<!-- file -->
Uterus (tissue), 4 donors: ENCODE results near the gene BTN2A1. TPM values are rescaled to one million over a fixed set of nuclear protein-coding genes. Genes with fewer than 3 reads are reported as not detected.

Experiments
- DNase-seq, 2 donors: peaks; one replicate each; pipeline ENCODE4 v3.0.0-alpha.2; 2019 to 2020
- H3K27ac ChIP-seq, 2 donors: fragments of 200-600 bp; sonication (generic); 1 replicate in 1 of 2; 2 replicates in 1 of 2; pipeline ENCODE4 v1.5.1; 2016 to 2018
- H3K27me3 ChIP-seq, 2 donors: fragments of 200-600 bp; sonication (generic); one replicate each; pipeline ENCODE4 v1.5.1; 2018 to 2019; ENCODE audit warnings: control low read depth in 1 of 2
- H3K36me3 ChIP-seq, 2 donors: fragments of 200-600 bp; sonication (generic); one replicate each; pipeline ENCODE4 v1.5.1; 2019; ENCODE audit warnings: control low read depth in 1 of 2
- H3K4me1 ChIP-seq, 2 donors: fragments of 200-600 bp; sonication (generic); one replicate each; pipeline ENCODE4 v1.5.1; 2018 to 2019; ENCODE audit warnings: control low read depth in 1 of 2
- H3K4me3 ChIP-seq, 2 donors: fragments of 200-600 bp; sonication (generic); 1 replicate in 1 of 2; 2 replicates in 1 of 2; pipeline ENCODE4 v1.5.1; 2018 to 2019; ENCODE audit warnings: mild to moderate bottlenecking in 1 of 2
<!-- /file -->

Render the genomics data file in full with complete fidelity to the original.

Uterus (tissue), 4 donors: ENCODE results near the gene BTN2A1. TPM values are rescaled to one million over a fixed set of nuclear protein-coding genes. Genes with fewer than 3 reads are reported as not detected.

Experiments
- DNase-seq, 2 donors: peaks; one replicate each; pipeline ENCODE4 v3.0.0-alpha.2; 2019 to 2020
- H3K27ac ChIP-seq, 2 donors: fragments of 200-600 bp; sonication (generic); 1 replicate in 1 of 2; 2 replicates in 1 of 2; pipeline ENCODE4 v1.5.1; 2016 to 2018
- H3K27me3 ChIP-seq, 2 donors: fragments of 200-600 bp; sonication (generic); one replicate each; pipeline ENCODE4 v1.5.1; 2018 to 2019; ENCODE audit warnings: control low read depth in 1 of 2
- H3K36me3 ChIP-seq, 2 donors: fragments of 200-600 bp; sonication (generic); one replicate each; pipeline ENCODE4 v1.5.1; 2019; ENCODE audit warnings: control low read depth in 1 of 2
- H3K4me1 ChIP-seq, 2 donors: fragments of 200-600 bp; sonication (generic); one replicate each; pipeline ENCODE4 v1.5.1; 2018 to 2019; ENCODE audit warnings: control low read depth in 1 of 2
- H3K4me3 ChIP-seq, 2 donors: fragments of 200-600 bp; sonication (generic); 1 replicate in 1 of 2; 2 replicates in 1 of 2; pipeline ENCODE4 v1.5.1; 2018 to 2019; ENCODE audit warnings: mild to moderate bottlenecking in 1 of 2